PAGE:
The IDEA system is a population-based data linkage system for intellectual disability (ID), which combines data from two government departments. Due to recent policy changes the future of the IDEA system is unknown. Understanding the IDEA system's strengths and limitations will provide data custodians with the opportunity to re-design the system.
Objectives and Approach
An evaluation of the IDEA surveillance system was undertaken to assess the quality, efficiency and usefulness of the system. The primary objectives were to evaluate systematically and objectively the attributes of the system and provide recommendations to data custodians and stakeholders to strengthen the surveillance system.
The evaluation was based on the methods from the 2001 U.S. Centers for Disease Control and Prevention guidelines on evaluation of public health surveillance systems. We assessed the following system attributes: usefulness, simplicity, flexibility, data quality, acceptability, representativeness, timeliness, and stability. This was completed by process observation, semi-structured interviews and data analysis.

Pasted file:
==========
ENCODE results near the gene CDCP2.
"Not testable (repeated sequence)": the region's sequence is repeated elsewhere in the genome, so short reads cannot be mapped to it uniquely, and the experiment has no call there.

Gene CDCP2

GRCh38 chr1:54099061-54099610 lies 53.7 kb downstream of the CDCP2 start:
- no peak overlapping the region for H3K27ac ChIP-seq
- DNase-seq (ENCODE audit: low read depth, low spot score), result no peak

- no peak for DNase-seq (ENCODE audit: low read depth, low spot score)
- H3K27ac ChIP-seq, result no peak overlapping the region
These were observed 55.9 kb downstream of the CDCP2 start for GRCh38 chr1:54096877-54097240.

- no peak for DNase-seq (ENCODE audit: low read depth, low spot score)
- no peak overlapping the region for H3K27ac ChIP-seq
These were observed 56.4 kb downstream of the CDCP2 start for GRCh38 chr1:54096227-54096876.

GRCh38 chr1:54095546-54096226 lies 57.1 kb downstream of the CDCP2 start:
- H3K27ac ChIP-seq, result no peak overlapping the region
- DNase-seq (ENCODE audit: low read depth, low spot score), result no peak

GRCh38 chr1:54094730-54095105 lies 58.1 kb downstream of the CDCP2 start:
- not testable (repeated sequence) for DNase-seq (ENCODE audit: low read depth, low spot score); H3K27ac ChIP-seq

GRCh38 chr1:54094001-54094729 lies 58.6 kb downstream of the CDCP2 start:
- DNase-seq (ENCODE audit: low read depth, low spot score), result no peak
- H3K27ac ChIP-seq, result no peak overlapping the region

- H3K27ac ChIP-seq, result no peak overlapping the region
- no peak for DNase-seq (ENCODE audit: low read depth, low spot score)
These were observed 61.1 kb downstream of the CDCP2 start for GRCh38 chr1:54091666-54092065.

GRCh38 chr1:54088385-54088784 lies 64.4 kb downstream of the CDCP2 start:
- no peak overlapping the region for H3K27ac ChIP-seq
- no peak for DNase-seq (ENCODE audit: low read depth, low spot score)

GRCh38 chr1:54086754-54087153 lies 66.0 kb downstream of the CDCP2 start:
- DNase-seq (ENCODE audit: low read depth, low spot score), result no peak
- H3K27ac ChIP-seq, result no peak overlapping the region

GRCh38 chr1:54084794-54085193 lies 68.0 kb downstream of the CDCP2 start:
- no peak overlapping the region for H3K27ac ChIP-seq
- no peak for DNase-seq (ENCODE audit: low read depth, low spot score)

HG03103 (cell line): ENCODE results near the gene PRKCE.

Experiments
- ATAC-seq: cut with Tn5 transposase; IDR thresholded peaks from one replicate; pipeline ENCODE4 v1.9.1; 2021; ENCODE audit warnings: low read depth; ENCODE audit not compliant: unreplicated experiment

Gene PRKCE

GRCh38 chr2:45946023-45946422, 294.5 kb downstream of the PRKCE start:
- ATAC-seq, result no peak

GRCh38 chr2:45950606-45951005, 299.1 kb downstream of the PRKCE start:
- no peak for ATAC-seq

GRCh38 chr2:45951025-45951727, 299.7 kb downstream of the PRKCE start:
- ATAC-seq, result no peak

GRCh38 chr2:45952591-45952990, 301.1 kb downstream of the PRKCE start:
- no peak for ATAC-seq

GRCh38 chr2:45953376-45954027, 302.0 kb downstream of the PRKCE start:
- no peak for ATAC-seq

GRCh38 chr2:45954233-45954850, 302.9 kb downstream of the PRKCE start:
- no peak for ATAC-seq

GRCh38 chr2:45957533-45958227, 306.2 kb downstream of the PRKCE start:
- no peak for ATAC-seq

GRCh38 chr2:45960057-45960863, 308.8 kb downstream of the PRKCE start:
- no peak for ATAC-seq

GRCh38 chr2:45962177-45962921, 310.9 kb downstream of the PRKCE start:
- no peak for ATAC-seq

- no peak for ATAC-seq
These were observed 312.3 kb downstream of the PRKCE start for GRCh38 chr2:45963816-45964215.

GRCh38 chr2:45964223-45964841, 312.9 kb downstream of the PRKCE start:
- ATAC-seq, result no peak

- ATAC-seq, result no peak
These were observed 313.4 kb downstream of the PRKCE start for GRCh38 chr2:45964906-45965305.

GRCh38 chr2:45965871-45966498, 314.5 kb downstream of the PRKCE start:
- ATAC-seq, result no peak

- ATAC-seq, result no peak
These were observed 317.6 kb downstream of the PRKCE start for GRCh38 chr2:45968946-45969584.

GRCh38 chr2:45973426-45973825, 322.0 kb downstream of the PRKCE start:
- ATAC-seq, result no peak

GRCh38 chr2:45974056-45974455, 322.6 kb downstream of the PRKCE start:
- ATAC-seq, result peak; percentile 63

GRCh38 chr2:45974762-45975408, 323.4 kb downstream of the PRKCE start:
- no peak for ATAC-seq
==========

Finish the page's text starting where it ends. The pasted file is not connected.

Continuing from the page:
Our results found the IDEA system was flexible, acceptable, representative, timely and stable. Given data linkage process and maintaining confidentiality the data linkage process was considered relatively simple. We compared individuals in the IDEA surveillance system to a sub-group of individuals, cerebral palsy with ID, to the mandatory reporting surveillance system WARDA-CP. There were 582 individuals identified in the WARDA-CP surveillance system as having cerebral palsy and ID. Of those identified 501 (86.1%) were also in the IDEA database and 81 (13.9%) were not. There were little differences in WARDA-CP cases that were not identified in the IDEA system between Indigenous status, sex and place of residence.
The IDEA system has successfully been used to understand prevalence rates and inform resource allocation. Advocacy organisations could play an important role in the sustainability of the system. Additional variables or enhanced surveillance for functional capacity could strengthen the system and provide important information to inform policy and practice.